The International Atomic Energy Agency’s report detailing
how Iran has conducted secret activities “specific to nuclear weapons” was a
bombshell that surprised nobody.
While the report, based on the IAEA’s inspections and
information from intelligence agencies of more than 10 nations, stopped short
of saying that Iran had a functioning nuclear- weapons program, it made clear
that the Tehran regime was up to no good - working to adapt a Pakistani nuclear
weapon design to fit its medium-range missiles, seeking to secure uranium for a
secret enrichment programme, using information gleaned from a Russian scientist
to calibrate the explosive force of a bomb’s uranium core, trying to build
detonators suitable for nuclear weapons and so on.
Given that IAEA Director General Yukiya Amano has said
repeatedly that Iran hampered his inspectors, one suspects it is up to plenty
more as well.
In any case, the report, combined with the alleged Iranian
plot to kill the Saudi ambassador in Washington and Iran’s continued
sponsorship of terrorism, demands a reaction from the US and its allies.
There are three main retaliatory paths to choose among. The
first is forging a deal that would allow Iran a uranium-enrichment program for
peaceful energy purposes monitored by outside parties. Tehran’s record of
serial duplicity does not inspire confidence in this approach, and we urge the
US and Europe to abandon it.
A second, terrifying option is a strike by the US or Israel
on Iran’s suspected nuclear and weapons sites. Although this is militarily
feasible and could buy the world time, the obvious potential downsides [the
Middle East engulfed in war] vastly outweigh the potential gains, at least for
The third path is by far the least bad: to apply enough
economic pressure on the mullahs that they are forced to rethink the wisdom not
only of a nuclear weapons program, but also of their foreign adventurism and
A call for sanctions is inevitably met with skepticism. And
it’s true that Iran’s history of evading measures, the unwillingness of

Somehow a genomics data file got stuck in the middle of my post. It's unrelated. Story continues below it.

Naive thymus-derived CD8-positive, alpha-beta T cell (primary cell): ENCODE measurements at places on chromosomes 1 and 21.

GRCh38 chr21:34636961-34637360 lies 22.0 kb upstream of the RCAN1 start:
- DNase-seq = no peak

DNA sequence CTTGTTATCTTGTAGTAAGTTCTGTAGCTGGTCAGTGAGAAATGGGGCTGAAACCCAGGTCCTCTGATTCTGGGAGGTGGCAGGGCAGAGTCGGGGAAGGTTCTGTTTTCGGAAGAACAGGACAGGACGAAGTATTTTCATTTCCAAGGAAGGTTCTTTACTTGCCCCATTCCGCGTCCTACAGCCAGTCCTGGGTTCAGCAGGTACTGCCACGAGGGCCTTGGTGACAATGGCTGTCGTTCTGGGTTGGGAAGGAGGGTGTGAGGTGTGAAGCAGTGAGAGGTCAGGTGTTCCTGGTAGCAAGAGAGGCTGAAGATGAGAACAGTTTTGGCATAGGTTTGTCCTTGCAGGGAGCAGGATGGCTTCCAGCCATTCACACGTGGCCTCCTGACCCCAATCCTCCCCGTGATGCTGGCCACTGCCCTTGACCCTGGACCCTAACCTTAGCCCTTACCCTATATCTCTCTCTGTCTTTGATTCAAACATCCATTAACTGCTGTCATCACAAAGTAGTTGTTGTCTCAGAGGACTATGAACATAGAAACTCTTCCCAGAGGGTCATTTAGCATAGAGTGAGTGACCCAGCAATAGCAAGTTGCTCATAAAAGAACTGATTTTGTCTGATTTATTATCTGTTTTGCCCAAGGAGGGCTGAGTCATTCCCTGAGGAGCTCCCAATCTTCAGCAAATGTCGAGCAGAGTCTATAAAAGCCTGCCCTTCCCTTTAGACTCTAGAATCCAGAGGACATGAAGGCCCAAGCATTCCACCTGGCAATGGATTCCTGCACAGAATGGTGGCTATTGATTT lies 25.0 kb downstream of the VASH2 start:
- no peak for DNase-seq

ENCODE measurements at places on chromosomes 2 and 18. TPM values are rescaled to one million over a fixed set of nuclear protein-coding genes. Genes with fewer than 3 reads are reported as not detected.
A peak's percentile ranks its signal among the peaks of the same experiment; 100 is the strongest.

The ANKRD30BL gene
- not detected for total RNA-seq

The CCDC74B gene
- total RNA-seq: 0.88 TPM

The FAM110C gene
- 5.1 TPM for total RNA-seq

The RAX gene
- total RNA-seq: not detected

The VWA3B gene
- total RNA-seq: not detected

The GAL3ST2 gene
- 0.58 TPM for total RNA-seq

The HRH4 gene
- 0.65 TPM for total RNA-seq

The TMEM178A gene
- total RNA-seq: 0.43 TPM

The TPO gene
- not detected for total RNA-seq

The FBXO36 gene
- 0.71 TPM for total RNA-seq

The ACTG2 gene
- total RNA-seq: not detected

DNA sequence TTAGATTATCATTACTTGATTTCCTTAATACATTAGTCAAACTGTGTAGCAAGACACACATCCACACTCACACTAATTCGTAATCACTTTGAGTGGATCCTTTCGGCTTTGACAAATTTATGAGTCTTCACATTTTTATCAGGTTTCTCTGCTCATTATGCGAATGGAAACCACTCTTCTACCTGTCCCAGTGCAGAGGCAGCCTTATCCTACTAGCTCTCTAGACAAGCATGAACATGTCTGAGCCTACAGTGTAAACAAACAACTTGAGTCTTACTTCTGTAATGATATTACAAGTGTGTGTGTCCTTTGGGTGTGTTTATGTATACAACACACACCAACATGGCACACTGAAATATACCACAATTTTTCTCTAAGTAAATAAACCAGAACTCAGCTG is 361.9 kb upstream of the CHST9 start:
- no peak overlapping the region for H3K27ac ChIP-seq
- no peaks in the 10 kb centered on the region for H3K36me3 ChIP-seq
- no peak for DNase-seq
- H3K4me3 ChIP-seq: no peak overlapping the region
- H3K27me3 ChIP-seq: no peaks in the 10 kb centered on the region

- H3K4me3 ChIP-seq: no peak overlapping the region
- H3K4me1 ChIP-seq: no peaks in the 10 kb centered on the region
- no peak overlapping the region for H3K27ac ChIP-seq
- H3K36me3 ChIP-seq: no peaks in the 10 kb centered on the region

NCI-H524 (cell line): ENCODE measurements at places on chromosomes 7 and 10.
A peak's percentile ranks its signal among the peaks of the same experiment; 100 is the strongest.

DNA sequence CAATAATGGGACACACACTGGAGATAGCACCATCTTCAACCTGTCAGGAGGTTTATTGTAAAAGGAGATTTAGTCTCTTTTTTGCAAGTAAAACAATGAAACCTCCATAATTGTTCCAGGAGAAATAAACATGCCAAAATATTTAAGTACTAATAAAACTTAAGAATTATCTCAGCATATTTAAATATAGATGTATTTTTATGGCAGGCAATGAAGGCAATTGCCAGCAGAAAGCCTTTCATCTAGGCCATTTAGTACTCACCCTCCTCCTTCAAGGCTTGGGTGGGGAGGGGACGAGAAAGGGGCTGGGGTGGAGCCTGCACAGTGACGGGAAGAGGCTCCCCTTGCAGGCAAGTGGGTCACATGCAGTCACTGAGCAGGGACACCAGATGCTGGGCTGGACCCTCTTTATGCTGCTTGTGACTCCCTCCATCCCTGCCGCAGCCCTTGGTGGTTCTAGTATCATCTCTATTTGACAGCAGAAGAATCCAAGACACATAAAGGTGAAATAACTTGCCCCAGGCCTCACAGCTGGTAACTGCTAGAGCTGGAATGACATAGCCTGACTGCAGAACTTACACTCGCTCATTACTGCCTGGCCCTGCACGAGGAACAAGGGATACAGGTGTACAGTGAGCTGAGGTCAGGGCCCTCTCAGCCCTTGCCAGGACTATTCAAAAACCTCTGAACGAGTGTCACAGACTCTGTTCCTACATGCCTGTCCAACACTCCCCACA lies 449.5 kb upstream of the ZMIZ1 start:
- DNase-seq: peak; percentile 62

countries such as China and Russia to honor them, and the lure of Iran’s oil,
make it impossible to shut the country out of the global economy. But the
beauty of sanctions is that a total blockade isn’t necessary.
Rather, the goal is to make economic dealings with Iran such
a hassle for the rest of the world that Tehran, faced with a sinking economy
and unhappy populace, changes its political calculus.
The US and its allies have made significant strides on this
front, pushing through the United Nations four rounds sanctions since 2006
targeting individuals and corporations linked to nuclear efforts. Unilateral
measures banning most financial transactions have successfully “increased the
cost of doing business, limited foreign direct investment and technology
transfer, and have affected international trade and financial transactions,”
according to a report in August from the International Monetary Fund.
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The measures have hit Iran hard: The IMF expects the
inflation rate to reach 22.5 percent this year; the economy is growing at only
about 1 percent a year; and, though it’s not always wise to take statements
from Iranian leaders at face value, President Mahmoud Ahmadinejad complained to
his parliament this month that “our banks cannot make international
What more can be done to turn the screws? Russia has said it
will veto any serious UN measures, but unilateral steps to consider include
closing a loophole in current sanctions that allows European refiners to use
Iranian crude oil in gasoline exported to the US, expanding sanctions to
Iranian commercial banks and more individuals, penalizing foreign subsidiaries
of US companies doing business with Iran, cracking down on shipping and other
front companies registered in third-party nations but controlled by Iran,
sanctioning Iran’s imports of refined gasoline, and requiring nations exporting
petroleum products to the US -- the plastic in Chinese consumer electronics,
for example -- to prove that no Iranian oil was used in their manufacture.
In addition, diplomatic pressure could be applied on allies
such as the Persian Gulf states, Japan, South Korea and Turkey to enforce some
existing US sanctions and to limit their business with Iran’s energy sector.
A more controversial option would be sanctions directed
against the Iranian central bank, known as Bank Markazi. This would make it
much more difficult for Iran to sell its crude oil and could destabilize its
currency. More than 90 US senators signed a letter pressuring President Barack
Obama to take this step in August. It would be an extreme measure: With Iran
producing about 3.6 million barrels of oil per day, and only about 2.8 million
barrels per day of spare production capacity available from OPEC nations, it
would risk driving energy prices significantly higher. It could also inflict
severe punishment on Iran’s people.
Although the reticence of China and Russia to put pressure
on Iran is unfortunate, it is important that the US and European Union not turn
this into a diplomatic war - the long- term idea should be to convince Beijing
and Moscow that curbing Iran’s nuclear ambitions is in their self interest.
After all, it took European nations years to realize the threat that Iran posed
to them and to become, finally, willing partners in the sanctions regime.
(This is a Bloomberg Views editorial.)For all the latest business news from the UAE and Gulf countries, follow us on Twitter and Linkedin, like us on Facebook and subscribe to our YouTube page, which is updated daily.
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